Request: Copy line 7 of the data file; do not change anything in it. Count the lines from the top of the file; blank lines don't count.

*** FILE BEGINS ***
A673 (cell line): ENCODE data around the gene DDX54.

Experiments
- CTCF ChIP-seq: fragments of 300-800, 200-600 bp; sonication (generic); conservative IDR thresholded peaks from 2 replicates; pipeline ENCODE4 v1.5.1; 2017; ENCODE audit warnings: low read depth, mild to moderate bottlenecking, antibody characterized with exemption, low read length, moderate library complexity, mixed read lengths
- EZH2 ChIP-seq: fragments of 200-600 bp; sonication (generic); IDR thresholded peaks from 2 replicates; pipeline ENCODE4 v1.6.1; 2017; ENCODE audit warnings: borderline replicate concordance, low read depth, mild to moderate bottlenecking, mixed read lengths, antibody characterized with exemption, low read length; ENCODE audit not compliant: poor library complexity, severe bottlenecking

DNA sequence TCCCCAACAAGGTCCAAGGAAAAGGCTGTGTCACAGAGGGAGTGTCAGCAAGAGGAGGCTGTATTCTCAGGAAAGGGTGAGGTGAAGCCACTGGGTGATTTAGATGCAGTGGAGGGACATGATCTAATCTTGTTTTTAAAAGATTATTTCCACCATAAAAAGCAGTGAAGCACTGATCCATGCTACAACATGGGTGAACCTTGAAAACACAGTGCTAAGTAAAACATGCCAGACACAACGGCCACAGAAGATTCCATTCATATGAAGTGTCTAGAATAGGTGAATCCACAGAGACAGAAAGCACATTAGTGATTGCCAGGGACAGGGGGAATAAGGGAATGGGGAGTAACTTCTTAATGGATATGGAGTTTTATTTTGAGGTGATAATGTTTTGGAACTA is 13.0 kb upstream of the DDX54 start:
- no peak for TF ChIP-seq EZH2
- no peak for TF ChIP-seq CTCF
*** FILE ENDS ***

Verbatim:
- no peak for TF ChIP-seq CTCF